Bazungu are human beings too!

Most people that come and live in east Africa for longer than a few weeks agree on one thing: being called a Muzungu [white person] all the time is frustrating. Being constantly referenced in conversation (to you or about you) by your skin colour rather than your actual name is a little tiring. Being the centre of attention relentlessly, because of your colour, is exhausting. When I arrived, even professional people would sometimes address me as Mzungu in conversation. Men would call out ‘Mzungu’ and laugh at me when I walked by in town.  The Boda Bodas [motorbike taxis] would holler for my attention ‘Mzungu we go?’ Captivated children would follow me in the street as if I was the pied piper, yelling the classic ‘Mzungu, how are you?’, daring each other to run up and touch the strange women in their midst.

When I first moved to Uganda it made me angry, because in Australia this would be considered racism.  I have adjusted a little since then. It also doesn’t happen as often in Kamwenge these days.

People are a bit more used to me, and many know me personally. Men don’t call out as much because they know I am married, and some have been seen by my husband at the MH clinic. Many of the Boda Boda’s are now my friends and greet me with ‘Hi Kim’ (or the equivalent Rukiga greeting). Our staff know it is unacceptable to use that term…

But it continues. However, now that I am a little more adjusted to the African psyche, I try not to get quite as annoyed – at least not in the village [emphasis is definitely on the trying…]. People are often just excited. I am a mystery to them, especially in a place like Kamwenge. Many haven’t had experience with someone who doesn’t have chocolate brown skin. The interesting thing is that Ugandans very commonly refer to people very frankly by their appearance, a characteristic or tribe.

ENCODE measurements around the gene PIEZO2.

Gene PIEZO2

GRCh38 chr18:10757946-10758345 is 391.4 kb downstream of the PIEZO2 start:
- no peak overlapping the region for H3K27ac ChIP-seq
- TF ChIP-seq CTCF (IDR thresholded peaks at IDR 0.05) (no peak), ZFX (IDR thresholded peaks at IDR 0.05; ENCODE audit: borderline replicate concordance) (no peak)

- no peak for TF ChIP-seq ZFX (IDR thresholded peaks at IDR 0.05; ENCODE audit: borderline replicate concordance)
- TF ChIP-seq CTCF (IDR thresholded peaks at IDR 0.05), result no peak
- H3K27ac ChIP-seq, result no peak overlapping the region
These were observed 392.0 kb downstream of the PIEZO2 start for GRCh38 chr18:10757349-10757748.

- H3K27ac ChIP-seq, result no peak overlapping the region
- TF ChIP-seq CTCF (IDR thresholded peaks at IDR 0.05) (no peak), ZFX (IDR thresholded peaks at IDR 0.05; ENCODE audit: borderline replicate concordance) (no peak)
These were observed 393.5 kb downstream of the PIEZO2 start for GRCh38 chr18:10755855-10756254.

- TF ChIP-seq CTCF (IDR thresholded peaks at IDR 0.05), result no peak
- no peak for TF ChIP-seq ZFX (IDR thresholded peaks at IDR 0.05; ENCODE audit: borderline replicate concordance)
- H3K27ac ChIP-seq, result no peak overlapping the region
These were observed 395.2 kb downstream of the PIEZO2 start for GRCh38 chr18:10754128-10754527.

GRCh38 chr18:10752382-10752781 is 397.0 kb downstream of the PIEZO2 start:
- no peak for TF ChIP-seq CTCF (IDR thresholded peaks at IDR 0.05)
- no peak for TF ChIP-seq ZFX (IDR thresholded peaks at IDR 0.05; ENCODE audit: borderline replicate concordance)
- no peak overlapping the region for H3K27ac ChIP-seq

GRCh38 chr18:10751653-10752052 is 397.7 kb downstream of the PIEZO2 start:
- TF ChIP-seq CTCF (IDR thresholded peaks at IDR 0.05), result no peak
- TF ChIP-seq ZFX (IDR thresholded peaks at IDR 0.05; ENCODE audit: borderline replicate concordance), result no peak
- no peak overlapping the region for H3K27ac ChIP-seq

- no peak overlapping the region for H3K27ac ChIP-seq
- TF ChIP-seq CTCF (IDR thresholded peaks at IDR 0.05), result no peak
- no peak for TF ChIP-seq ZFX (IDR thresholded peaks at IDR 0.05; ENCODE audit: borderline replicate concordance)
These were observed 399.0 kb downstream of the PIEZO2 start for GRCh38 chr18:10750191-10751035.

“The fat one”

“The brown one” [the one with slightly lighter African skin]

“That Munyankole woman” [a tribe in west Uganda]

“The mad one” [the one with mental illness – that I will never get used to…]

I must confess that a year in Uganda has influenced me a great deal. While in Australia I will (hopefully remember to) never use these statements, in Uganda I have found myself quite regularly using similar descriptions when speaking with friends and colleagues. It is not offensive here.

The other day I attended a funeral in a very remote area of Kamwenge district. A friend of mine, someone we are working with in our community programs, lost his wife in childbirth. Devastatingly and unnecessarily. I wasn’t sure about going; I was conscious of the fact that my presence would disrupt and bring attention, and I didn’t want to be insensitive. But I’m glad I made the decision to go, as it meant a lot to the community that Bosco (a MH staff member) and I were there.